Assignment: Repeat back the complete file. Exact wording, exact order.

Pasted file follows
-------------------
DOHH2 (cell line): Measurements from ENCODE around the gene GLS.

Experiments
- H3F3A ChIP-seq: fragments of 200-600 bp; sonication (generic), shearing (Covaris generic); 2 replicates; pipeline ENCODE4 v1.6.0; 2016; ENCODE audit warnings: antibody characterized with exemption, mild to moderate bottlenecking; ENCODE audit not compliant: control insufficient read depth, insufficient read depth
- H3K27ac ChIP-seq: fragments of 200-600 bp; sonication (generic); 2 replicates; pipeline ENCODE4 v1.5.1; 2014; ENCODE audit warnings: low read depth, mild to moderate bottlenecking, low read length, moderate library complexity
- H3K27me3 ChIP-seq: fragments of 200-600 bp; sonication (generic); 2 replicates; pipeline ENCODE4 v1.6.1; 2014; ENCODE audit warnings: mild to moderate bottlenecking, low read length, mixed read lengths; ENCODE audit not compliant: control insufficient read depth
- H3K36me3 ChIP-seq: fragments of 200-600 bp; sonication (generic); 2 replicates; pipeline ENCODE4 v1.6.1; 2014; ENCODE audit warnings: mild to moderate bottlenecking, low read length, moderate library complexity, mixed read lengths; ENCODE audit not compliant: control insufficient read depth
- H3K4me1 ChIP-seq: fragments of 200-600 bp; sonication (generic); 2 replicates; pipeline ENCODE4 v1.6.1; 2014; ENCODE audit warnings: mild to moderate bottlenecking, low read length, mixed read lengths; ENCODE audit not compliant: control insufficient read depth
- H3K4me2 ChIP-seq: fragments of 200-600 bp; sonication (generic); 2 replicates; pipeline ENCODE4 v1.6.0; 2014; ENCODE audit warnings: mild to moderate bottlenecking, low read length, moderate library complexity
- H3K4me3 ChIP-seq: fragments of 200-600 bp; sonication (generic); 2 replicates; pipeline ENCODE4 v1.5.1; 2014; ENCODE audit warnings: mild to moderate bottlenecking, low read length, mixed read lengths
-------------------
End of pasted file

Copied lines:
DOHH2 (cell line): Measurements from ENCODE around the gene GLS.

Experiments
- H3F3A ChIP-seq: fragments of 200-600 bp; sonication (generic), shearing (Covaris generic); 2 replicates; pipeline ENCODE4 v1.6.0; 2016; ENCODE audit warnings: antibody characterized with exemption, mild to moderate bottlenecking; ENCODE audit not compliant: control insufficient read depth, insufficient read depth
- H3K27ac ChIP-seq: fragments of 200-600 bp; sonication (generic); 2 replicates; pipeline ENCODE4 v1.5.1; 2014; ENCODE audit warnings: low read depth, mild to moderate bottlenecking, low read length, moderate library complexity
- H3K27me3 ChIP-seq: fragments of 200-600 bp; sonication (generic); 2 replicates; pipeline ENCODE4 v1.6.1; 2014; ENCODE audit warnings: mild to moderate bottlenecking, low read length, mixed read lengths; ENCODE audit not compliant: control insufficient read depth
- H3K36me3 ChIP-seq: fragments of 200-600 bp; sonication (generic); 2 replicates; pipeline ENCODE4 v1.6.1; 2014; ENCODE audit warnings: mild to moderate bottlenecking, low read length, moderate library complexity, mixed read lengths; ENCODE audit not compliant: control insufficient read depth
- H3K4me1 ChIP-seq: fragments of 200-600 bp; sonication (generic); 2 replicates; pipeline ENCODE4 v1.6.1; 2014; ENCODE audit warnings: mild to moderate bottlenecking, low read length, mixed read lengths; ENCODE audit not compliant: control insufficient read depth
- H3K4me2 ChIP-seq: fragments of 200-600 bp; sonication (generic); 2 replicates; pipeline ENCODE4 v1.6.0; 2014; ENCODE audit warnings: mild to moderate bottlenecking, low read length, moderate library complexity
- H3K4me3 ChIP-seq: fragments of 200-600 bp; sonication (generic); 2 replicates; pipeline ENCODE4 v1.5.1; 2014; ENCODE audit warnings: mild to moderate bottlenecking, low read length, mixed read lengths